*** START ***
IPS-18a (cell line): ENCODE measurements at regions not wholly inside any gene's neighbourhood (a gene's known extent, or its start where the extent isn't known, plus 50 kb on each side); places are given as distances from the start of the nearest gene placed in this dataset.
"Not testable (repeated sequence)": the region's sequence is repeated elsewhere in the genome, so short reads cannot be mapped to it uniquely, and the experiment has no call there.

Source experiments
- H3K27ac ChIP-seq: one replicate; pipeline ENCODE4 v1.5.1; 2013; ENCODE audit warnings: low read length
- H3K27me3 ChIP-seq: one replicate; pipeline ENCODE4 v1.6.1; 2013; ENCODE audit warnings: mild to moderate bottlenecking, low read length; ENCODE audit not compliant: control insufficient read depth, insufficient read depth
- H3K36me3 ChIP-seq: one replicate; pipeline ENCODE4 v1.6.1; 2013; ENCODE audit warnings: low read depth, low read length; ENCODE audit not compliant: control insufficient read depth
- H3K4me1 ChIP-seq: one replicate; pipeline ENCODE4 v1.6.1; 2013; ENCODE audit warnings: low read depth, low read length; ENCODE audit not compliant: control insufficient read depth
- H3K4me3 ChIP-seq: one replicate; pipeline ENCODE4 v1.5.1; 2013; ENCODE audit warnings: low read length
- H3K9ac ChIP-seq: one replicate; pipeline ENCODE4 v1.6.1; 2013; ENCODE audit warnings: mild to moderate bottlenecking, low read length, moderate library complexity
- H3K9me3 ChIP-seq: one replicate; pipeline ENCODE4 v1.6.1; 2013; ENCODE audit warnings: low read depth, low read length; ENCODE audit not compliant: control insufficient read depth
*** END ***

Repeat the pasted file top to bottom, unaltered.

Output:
IPS-18a (cell line): ENCODE measurements at regions not wholly inside any gene's neighbourhood (a gene's known extent, or its start where the extent isn't known, plus 50 kb on each side); places are given as distances from the start of the nearest gene placed in this dataset.
"Not testable (repeated sequence)": the region's sequence is repeated elsewhere in the genome, so short reads cannot be mapped to it uniquely, and the experiment has no call there.

Source experiments
- H3K27ac ChIP-seq: one replicate; pipeline ENCODE4 v1.5.1; 2013; ENCODE audit warnings: low read length
- H3K27me3 ChIP-seq: one replicate; pipeline ENCODE4 v1.6.1; 2013; ENCODE audit warnings: mild to moderate bottlenecking, low read length; ENCODE audit not compliant: control insufficient read depth, insufficient read depth
- H3K36me3 ChIP-seq: one replicate; pipeline ENCODE4 v1.6.1; 2013; ENCODE audit warnings: low read depth, low read length; ENCODE audit not compliant: control insufficient read depth
- H3K4me1 ChIP-seq: one replicate; pipeline ENCODE4 v1.6.1; 2013; ENCODE audit warnings: low read depth, low read length; ENCODE audit not compliant: control insufficient read depth
- H3K4me3 ChIP-seq: one replicate; pipeline ENCODE4 v1.5.1; 2013; ENCODE audit warnings: low read length
- H3K9ac ChIP-seq: one replicate; pipeline ENCODE4 v1.6.1; 2013; ENCODE audit warnings: mild to moderate bottlenecking, low read length, moderate library complexity
- H3K9me3 ChIP-seq: one replicate; pipeline ENCODE4 v1.6.1; 2013; ENCODE audit warnings: low read depth, low read length; ENCODE audit not compliant: control insufficient read depth